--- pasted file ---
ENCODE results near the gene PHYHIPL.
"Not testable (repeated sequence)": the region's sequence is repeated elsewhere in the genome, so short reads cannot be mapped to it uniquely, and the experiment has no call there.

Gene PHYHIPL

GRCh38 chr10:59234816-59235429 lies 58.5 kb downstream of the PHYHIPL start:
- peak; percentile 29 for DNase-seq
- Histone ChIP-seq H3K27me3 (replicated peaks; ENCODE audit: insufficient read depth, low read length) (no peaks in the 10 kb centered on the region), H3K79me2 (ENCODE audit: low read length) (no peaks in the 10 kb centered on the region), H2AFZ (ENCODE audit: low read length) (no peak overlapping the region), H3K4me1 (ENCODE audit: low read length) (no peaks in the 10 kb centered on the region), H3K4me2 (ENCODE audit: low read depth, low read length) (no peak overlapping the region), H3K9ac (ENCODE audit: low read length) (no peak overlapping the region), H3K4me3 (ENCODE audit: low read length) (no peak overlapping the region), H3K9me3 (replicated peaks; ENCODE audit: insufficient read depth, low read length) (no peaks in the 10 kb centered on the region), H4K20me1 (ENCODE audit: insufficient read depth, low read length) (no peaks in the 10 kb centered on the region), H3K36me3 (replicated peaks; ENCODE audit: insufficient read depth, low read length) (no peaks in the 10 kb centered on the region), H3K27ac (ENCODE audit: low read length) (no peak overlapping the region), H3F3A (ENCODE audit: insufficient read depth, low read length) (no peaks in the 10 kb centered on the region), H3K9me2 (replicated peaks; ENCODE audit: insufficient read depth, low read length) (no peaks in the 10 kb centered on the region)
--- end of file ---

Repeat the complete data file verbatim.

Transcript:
ENCODE results near the gene PHYHIPL.
"Not testable (repeated sequence)": the region's sequence is repeated elsewhere in the genome, so short reads cannot be mapped to it uniquely, and the experiment has no call there.

Gene PHYHIPL

GRCh38 chr10:59234816-59235429 lies 58.5 kb downstream of the PHYHIPL start:
- peak; percentile 29 for DNase-seq
- Histone ChIP-seq H3K27me3 (replicated peaks; ENCODE audit: insufficient read depth, low read length) (no peaks in the 10 kb centered on the region), H3K79me2 (ENCODE audit: low read length) (no peaks in the 10 kb centered on the region), H2AFZ (ENCODE audit: low read length) (no peak overlapping the region), H3K4me1 (ENCODE audit: low read length) (no peaks in the 10 kb centered on the region), H3K4me2 (ENCODE audit: low read depth, low read length) (no peak overlapping the region), H3K9ac (ENCODE audit: low read length) (no peak overlapping the region), H3K4me3 (ENCODE audit: low read length) (no peak overlapping the region), H3K9me3 (replicated peaks; ENCODE audit: insufficient read depth, low read length) (no peaks in the 10 kb centered on the region), H4K20me1 (ENCODE audit: insufficient read depth, low read length) (no peaks in the 10 kb centered on the region), H3K36me3 (replicated peaks; ENCODE audit: insufficient read depth, low read length) (no peaks in the 10 kb centered on the region), H3K27ac (ENCODE audit: low read length) (no peak overlapping the region), H3F3A (ENCODE audit: insufficient read depth, low read length) (no peaks in the 10 kb centered on the region), H3K9me2 (replicated peaks; ENCODE audit: insufficient read depth, low read length) (no peaks in the 10 kb centered on the region)